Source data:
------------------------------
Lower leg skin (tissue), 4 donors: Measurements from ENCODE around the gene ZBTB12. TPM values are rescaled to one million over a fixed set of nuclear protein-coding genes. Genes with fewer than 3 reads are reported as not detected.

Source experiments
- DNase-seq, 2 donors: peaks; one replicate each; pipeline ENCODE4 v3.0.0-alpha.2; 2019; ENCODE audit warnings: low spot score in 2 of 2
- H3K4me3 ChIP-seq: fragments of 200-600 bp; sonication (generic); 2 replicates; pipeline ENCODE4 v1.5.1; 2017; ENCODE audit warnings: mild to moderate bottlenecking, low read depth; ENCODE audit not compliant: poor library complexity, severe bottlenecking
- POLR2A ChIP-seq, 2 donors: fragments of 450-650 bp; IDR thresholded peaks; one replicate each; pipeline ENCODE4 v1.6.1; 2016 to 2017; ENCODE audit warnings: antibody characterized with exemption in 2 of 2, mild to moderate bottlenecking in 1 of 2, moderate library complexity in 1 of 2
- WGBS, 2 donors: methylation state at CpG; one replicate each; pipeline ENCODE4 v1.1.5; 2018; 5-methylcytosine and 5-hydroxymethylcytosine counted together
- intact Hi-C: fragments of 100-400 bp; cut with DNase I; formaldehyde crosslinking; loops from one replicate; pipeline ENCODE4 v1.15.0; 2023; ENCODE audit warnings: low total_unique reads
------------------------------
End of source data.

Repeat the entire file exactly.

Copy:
Lower leg skin (tissue), 4 donors: Measurements from ENCODE around the gene ZBTB12. TPM values are rescaled to one million over a fixed set of nuclear protein-coding genes. Genes with fewer than 3 reads are reported as not detected.

Source experiments
- DNase-seq, 2 donors: peaks; one replicate each; pipeline ENCODE4 v3.0.0-alpha.2; 2019; ENCODE audit warnings: low spot score in 2 of 2
- H3K4me3 ChIP-seq: fragments of 200-600 bp; sonication (generic); 2 replicates; pipeline ENCODE4 v1.5.1; 2017; ENCODE audit warnings: mild to moderate bottlenecking, low read depth; ENCODE audit not compliant: poor library complexity, severe bottlenecking
- POLR2A ChIP-seq, 2 donors: fragments of 450-650 bp; IDR thresholded peaks; one replicate each; pipeline ENCODE4 v1.6.1; 2016 to 2017; ENCODE audit warnings: antibody characterized with exemption in 2 of 2, mild to moderate bottlenecking in 1 of 2, moderate library complexity in 1 of 2
- WGBS, 2 donors: methylation state at CpG; one replicate each; pipeline ENCODE4 v1.1.5; 2018; 5-methylcytosine and 5-hydroxymethylcytosine counted together
- intact Hi-C: fragments of 100-400 bp; cut with DNase I; formaldehyde crosslinking; loops from one replicate; pipeline ENCODE4 v1.15.0; 2023; ENCODE audit warnings: low total_unique reads